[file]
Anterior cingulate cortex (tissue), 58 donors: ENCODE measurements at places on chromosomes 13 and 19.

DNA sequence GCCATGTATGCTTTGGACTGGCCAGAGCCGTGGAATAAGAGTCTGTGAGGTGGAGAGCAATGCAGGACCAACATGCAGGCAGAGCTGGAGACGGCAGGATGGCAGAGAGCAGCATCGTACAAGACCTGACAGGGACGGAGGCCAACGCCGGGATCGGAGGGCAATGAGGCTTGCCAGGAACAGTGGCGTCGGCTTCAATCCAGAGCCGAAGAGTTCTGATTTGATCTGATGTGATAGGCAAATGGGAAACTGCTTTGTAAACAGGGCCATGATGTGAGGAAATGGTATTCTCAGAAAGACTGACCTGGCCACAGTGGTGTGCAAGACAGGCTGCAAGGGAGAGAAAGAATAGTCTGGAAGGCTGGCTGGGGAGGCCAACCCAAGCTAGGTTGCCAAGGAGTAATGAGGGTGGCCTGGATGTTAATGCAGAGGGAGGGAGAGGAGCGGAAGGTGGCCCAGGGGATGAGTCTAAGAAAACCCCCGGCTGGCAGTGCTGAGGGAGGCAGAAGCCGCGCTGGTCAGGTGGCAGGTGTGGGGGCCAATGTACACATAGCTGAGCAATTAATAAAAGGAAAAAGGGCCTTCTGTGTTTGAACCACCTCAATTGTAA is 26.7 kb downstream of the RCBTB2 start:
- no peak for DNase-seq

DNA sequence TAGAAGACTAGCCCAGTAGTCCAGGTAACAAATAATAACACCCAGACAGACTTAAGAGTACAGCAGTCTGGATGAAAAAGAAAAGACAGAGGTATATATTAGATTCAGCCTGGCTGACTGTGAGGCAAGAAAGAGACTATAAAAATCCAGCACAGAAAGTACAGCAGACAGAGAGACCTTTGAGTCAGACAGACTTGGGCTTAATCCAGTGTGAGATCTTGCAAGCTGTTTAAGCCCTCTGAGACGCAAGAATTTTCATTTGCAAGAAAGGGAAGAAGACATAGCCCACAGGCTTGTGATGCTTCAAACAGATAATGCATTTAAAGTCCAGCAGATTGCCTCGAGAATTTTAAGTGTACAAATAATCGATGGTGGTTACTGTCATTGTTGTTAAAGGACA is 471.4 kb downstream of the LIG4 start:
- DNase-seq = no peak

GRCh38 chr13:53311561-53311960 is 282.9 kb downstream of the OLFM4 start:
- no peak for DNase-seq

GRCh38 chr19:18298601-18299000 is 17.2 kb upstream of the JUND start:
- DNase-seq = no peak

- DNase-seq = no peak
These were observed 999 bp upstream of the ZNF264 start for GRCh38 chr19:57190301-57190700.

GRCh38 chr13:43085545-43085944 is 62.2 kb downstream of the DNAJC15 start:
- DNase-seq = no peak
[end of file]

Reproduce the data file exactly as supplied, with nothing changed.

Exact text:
Anterior cingulate cortex (tissue), 58 donors: ENCODE measurements at places on chromosomes 13 and 19.

DNA sequence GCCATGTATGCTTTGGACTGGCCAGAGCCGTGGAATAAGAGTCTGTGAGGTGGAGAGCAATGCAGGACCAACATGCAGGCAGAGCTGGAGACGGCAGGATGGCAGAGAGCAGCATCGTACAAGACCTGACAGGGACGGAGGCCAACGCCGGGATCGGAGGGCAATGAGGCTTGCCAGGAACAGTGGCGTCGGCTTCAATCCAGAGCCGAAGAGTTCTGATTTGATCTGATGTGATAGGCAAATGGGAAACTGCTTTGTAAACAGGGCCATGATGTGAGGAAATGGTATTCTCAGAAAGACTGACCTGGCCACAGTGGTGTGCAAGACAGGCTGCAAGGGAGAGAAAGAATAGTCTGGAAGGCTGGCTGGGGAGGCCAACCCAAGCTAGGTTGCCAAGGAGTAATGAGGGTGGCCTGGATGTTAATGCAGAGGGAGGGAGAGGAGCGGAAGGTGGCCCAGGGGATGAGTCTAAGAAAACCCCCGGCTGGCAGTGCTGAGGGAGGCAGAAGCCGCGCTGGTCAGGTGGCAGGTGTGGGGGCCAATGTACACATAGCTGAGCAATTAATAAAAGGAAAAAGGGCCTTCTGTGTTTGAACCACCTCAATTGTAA is 26.7 kb downstream of the RCBTB2 start:
- no peak for DNase-seq

DNA sequence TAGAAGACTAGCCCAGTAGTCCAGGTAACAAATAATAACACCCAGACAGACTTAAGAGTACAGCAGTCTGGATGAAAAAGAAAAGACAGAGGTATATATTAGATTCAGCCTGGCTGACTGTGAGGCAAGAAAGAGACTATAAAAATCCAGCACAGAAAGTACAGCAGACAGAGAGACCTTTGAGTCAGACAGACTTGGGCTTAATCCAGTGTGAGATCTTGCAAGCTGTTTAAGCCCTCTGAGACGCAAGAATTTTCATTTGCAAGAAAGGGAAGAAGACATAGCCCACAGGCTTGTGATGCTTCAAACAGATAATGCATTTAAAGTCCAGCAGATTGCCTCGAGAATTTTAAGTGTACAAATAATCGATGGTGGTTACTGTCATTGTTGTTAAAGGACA is 471.4 kb downstream of the LIG4 start:
- DNase-seq = no peak

GRCh38 chr13:53311561-53311960 is 282.9 kb downstream of the OLFM4 start:
- no peak for DNase-seq

GRCh38 chr19:18298601-18299000 is 17.2 kb upstream of the JUND start:
- DNase-seq = no peak

- DNase-seq = no peak
These were observed 999 bp upstream of the ZNF264 start for GRCh38 chr19:57190301-57190700.

GRCh38 chr13:43085545-43085944 is 62.2 kb downstream of the DNAJC15 start:
- DNase-seq = no peak